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Posted 23 July 2011 - 12:16 PM

Don't even get me started. Bitterest f'n soup sold in the world.
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#44 baubel

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Posted 23 July 2011 - 12:56 PM

Here's a recipe for ssukguk. :cheers:

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#45 Jack Griffin

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Posted 23 July 2011 - 02:25 PM

Yum! Artemsia Vulgaris soup! :shock:

#46 Père Ubu

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Posted 23 July 2011 - 03:39 PM

Don't tell Jay.

#47 Absomphe

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Posted 23 July 2011 - 04:53 PM

Doesn't sound nearly as good as Da Bomb.

Yes, I'm Krinkles the Clown on an absinthe a beer bender.

You got a problem with that?


#48 nerologic

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Posted 23 July 2011 - 07:27 PM

Mista baubel

Thanks for the ssukguk recipe. Half the people in the lab I'm working at are Korean. I have to have some friends over to make some soup one of these evenings.


Mista Stone,

Full disclosure: I may not actually care about that kid's interest in tea so much, but this did serve as a convenient soapbox to holler about the delights of a particularly herbal tea that gets a lot of hate. Also it served as a bit of a knowledge dump in a place where some folks might be interested. Yes, it has bitterness. It is polarizing, but the "I like it!" pole is exceedingly underrepresented. Polarizing flavors are some of the most enjoyable, after all. What is so enticing about Islay Scotch? It can taste like iodine, creosote, and kippers....on paper that sounds a bit repulsive, but on the palate it can be a different story. I'm just a fella what gots a story to tell.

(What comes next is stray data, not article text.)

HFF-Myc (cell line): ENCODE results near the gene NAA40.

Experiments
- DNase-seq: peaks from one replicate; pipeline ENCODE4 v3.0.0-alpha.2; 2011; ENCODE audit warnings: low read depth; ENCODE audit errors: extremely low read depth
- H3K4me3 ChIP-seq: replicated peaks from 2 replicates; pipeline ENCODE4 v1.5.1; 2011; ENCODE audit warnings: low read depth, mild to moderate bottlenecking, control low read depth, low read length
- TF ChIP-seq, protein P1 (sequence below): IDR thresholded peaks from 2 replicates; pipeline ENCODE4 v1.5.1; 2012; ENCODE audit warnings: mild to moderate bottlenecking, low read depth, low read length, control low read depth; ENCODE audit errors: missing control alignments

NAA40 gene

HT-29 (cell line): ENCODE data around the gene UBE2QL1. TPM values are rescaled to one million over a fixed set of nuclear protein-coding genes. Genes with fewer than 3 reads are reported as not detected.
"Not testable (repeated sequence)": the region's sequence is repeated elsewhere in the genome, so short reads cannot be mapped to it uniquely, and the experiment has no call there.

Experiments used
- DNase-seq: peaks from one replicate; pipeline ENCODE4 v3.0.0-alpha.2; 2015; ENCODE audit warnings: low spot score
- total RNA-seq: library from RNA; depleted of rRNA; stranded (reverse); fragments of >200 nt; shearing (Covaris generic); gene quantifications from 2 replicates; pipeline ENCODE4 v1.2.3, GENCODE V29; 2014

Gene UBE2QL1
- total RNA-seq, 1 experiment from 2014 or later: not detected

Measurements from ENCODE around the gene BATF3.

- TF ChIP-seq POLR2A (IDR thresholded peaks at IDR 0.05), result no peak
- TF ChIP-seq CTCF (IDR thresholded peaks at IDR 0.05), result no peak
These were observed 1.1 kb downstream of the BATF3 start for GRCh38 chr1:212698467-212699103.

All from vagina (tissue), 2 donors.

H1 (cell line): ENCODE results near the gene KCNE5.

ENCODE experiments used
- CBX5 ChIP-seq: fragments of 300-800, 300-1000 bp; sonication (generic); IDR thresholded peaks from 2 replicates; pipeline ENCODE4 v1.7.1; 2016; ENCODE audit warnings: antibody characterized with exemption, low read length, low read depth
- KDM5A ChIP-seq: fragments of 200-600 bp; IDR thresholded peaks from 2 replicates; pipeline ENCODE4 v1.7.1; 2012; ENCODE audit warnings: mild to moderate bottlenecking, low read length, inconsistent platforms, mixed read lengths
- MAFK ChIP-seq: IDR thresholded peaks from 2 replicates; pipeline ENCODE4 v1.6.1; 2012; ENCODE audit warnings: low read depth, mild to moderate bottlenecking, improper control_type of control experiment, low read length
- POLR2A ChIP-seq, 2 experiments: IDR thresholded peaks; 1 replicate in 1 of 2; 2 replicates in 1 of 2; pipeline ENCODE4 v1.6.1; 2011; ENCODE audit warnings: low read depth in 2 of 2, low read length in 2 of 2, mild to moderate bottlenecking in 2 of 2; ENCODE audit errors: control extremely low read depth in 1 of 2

On a side note: Have any of you folks growing wormwood taken notice of factors that affect its flavor?

Edited by nerologic, 23 July 2011 - 07:37 PM.


#49 Evan Camomile

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Posted 23 July 2011 - 08:08 PM

I don't grow it but having sampled raw stuff straight off the plant in several distant places I can tell you that terroir can effect wormwood quite a bit. This also shows through to a distilled product (distilled wormwood by itself was used for this taste test not absinthe).

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#50 Joe Legate

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Posted 23 July 2011 - 09:16 PM

For the last two weeks in August and much of September, we will be stripping wormwood. I do not believe there is a better way to ingest and inhale more freshly dried Artemisia absinthium. Within the first ten minutes, the whole world tastes very, very bitter. It doesn't go away but eventually, there is a bit of A.a. giddiness that takes over the crowd. Beers are bitter. Snacks are bitter. Colas are bitter. Forget absinthe. Or not. The wormwood bitterness is epic. Biblical, even.

Forget your wimpy teas. Come to a stripping party and take your wormwood like a good boy/girl.


Please. :twitchsmile:

#51 baubel